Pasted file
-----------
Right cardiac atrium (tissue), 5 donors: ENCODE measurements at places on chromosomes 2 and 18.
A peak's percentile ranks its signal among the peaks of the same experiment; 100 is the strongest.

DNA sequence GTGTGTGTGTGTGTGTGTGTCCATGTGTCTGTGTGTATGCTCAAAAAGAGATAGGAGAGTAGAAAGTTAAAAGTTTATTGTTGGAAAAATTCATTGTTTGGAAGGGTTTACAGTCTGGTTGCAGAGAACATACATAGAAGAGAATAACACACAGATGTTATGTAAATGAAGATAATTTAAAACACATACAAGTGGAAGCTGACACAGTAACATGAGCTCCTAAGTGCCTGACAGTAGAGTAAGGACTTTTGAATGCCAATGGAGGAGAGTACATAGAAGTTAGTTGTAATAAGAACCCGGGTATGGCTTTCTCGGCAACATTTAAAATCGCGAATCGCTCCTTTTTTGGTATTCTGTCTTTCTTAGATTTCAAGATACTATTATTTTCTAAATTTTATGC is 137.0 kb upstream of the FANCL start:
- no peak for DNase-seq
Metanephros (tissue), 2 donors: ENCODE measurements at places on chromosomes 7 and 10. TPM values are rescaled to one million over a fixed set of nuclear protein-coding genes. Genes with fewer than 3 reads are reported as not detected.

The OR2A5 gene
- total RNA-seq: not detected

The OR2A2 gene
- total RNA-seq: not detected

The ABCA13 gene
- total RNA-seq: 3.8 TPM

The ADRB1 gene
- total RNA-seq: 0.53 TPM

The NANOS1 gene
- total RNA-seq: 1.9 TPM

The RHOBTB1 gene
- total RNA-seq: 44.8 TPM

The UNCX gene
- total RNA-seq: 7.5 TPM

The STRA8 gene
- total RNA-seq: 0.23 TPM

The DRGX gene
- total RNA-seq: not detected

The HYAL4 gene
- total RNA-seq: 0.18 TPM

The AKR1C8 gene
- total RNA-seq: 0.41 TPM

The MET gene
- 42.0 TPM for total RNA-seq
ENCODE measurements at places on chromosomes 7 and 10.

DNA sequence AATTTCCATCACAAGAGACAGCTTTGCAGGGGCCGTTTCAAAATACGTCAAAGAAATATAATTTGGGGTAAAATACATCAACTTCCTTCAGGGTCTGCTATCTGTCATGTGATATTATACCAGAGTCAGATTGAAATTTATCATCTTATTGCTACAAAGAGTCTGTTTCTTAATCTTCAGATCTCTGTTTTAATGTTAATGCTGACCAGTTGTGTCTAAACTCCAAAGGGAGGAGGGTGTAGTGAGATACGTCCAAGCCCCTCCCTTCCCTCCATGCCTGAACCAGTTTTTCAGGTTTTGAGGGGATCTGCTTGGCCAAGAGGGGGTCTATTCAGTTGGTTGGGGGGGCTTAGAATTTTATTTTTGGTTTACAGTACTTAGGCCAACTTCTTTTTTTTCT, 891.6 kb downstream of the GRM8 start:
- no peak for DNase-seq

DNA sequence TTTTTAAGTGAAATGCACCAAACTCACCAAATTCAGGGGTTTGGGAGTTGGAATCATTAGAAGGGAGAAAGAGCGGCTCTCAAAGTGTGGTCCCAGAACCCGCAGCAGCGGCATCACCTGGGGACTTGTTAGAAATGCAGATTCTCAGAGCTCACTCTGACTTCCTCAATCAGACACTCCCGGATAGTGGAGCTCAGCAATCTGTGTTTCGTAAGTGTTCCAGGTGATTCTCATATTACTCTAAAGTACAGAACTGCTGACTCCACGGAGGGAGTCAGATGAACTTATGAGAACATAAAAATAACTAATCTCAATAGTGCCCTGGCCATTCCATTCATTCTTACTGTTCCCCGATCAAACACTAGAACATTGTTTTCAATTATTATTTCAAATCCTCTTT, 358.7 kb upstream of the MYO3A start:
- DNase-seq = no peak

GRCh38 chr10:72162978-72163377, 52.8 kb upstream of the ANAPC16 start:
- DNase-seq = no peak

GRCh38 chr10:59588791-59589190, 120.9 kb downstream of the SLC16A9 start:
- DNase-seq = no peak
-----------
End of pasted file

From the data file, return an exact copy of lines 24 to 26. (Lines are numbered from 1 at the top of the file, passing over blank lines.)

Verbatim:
The HYAL4 gene
- total RNA-seq: 0.18 TPM

The AKR1C8 gene